How to deal with kernel panics and oopses in HA clusters

Let’s face it. Software is never perfect. Even the most reliable of systems do produce kernel panics and oopses. It shouldn’t happen, but it does. As an admin responsible for the operation of a high availability cluster, you can keep your cluster service up and running on a healthy node — even if one of your cluster nodes runs into a panic or oops. These are hints about some simple measures that help you do just that.

Note: what I describe in this post is a measure that reduces system down time in the event of a panic or oops, and may prevent data corruption or otherwise erratic behavior in such a situation. It does not absolve you of your job to fix the cause of the panic or oops (which you should do as quickly as possible in any event).

The tricky part about oopses and panics is that they make your system completely unreliable. The system may still appear to be up from a network perspective — it may respond to pings, it may even continue to issue its Heartbeat multicast packets, thus leading the peer node to believe that everything is quite all right. So, the cluster manager has no reason to oust that faulty node from the cluster, or even just take over some of its resources. But the node is a ticking time bomb at this time.Thus, you need to make sure that a cluster node, when it runs into such a situation, will forcibly remove itself from the cluster. You can think of this as a type of self-fencing. You can achieve this functionality by making two simple entries in your sysctl config file, which typically lives at /etc/sysctl.conf:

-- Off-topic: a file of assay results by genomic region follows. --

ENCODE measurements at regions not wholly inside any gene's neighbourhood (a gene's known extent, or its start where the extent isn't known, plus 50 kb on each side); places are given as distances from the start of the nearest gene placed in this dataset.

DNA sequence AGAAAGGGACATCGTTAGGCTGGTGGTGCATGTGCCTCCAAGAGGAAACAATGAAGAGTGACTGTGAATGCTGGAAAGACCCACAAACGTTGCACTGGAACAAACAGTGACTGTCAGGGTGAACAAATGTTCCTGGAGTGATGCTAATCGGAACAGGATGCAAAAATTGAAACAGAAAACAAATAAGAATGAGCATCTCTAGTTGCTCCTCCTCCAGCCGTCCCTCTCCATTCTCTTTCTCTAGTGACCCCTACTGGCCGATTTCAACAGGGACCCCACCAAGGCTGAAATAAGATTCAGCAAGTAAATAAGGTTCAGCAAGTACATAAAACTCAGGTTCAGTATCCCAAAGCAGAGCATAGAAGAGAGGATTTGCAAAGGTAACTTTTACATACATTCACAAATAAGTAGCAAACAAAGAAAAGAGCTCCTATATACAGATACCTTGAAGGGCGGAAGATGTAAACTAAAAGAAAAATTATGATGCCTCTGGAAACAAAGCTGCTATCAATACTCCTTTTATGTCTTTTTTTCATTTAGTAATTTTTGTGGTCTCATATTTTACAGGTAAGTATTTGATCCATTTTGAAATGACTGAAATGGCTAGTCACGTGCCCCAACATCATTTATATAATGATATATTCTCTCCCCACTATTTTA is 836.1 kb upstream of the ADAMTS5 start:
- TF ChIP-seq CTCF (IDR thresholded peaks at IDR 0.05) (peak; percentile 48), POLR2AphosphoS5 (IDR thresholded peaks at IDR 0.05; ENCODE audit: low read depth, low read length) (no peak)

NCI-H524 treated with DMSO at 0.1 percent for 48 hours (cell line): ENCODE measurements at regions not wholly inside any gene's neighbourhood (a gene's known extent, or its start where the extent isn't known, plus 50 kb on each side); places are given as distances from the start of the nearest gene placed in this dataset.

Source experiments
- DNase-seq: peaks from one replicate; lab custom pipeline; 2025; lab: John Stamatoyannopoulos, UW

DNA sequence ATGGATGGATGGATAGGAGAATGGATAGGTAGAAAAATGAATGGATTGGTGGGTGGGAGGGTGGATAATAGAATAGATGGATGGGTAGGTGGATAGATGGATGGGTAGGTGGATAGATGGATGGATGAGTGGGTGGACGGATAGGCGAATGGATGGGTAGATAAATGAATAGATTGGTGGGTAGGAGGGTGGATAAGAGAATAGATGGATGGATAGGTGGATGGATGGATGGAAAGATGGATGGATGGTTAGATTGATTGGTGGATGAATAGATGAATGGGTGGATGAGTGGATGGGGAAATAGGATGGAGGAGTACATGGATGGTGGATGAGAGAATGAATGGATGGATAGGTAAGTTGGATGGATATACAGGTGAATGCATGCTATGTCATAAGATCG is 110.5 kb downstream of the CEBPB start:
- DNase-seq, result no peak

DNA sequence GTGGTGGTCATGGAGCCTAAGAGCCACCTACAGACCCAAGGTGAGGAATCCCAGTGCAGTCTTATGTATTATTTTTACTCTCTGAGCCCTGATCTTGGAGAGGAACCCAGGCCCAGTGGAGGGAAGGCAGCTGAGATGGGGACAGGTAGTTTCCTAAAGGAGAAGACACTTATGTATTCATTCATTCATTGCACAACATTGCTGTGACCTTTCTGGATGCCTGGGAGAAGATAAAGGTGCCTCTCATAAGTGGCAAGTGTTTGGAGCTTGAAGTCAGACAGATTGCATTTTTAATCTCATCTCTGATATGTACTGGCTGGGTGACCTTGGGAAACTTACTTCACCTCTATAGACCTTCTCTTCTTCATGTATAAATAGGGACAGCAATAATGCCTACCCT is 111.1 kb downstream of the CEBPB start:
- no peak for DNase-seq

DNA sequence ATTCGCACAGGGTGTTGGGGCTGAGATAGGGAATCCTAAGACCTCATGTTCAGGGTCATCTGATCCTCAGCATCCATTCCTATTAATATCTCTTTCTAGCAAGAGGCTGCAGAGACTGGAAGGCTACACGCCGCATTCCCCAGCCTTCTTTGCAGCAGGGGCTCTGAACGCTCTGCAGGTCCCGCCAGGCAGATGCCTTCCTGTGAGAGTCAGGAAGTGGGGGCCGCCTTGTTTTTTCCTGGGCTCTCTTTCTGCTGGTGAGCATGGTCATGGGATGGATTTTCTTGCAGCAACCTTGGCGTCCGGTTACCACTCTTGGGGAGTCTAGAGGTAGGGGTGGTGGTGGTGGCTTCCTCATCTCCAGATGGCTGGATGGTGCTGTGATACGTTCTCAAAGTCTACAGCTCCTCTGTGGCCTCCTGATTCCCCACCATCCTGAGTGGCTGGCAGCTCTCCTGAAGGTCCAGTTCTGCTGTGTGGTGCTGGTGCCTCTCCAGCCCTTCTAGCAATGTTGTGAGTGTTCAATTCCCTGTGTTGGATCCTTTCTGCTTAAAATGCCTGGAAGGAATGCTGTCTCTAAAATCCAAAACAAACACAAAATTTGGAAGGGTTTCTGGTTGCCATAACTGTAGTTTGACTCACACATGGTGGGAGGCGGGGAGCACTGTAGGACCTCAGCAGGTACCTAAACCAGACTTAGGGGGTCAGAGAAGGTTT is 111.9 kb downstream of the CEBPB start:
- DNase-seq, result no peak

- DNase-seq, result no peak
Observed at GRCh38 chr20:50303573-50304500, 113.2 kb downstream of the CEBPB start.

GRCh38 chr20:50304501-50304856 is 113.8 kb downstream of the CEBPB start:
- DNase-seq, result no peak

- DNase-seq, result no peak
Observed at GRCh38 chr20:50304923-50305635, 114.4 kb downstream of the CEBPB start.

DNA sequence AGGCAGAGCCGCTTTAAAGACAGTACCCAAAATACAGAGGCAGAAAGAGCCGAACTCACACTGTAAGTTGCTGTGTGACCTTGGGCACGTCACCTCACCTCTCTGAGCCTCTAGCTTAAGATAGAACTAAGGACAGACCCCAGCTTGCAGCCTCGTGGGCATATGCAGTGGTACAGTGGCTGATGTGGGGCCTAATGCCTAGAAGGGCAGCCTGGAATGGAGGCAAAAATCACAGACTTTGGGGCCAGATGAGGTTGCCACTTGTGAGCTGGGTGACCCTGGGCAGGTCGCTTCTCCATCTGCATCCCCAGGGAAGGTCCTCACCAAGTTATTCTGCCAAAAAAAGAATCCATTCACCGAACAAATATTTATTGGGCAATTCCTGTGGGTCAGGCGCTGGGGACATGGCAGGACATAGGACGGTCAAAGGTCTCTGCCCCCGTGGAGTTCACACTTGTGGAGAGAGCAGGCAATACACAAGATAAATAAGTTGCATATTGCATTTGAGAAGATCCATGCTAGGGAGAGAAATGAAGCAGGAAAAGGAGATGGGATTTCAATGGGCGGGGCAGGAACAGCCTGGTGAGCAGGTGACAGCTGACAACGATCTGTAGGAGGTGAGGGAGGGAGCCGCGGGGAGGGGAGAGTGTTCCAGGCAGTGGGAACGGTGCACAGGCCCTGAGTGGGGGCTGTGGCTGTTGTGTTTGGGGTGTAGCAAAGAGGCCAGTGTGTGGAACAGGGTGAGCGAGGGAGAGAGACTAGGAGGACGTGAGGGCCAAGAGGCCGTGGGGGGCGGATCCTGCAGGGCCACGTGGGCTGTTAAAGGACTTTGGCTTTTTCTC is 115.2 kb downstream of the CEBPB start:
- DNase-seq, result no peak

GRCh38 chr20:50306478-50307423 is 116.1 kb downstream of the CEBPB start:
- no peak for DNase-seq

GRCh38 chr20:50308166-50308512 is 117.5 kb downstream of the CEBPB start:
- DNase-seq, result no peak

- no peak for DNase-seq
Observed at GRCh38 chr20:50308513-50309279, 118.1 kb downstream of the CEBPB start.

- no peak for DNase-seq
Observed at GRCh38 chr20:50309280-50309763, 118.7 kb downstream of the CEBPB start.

kernel.panic_on_oops = 1
kernel.panic = 1

You enable these settings by issuing sysctl -p as root. What they do for you is this:

  • kernel.panic = 1 initiates a hard system reboot whenever the system runs into a kernel panic.
  • kernel.panic_on_oops = 1 extends that behavior to oopses (the kernel will then treat any oops just like it treats a panic)

Thus, as soon as your system runs into an oops or panic state that renders it unreliable, it will immediately reboot. At that point, your second Heartbeat node will detect that the node is down, and your healthy node will take over all cluster resources.

I repeat: this configuration does not let you off the hook in in terms of fixing the root cause of the panic or oops. You need to treat any such occurrence as a grave issue that requires a permanent fix.

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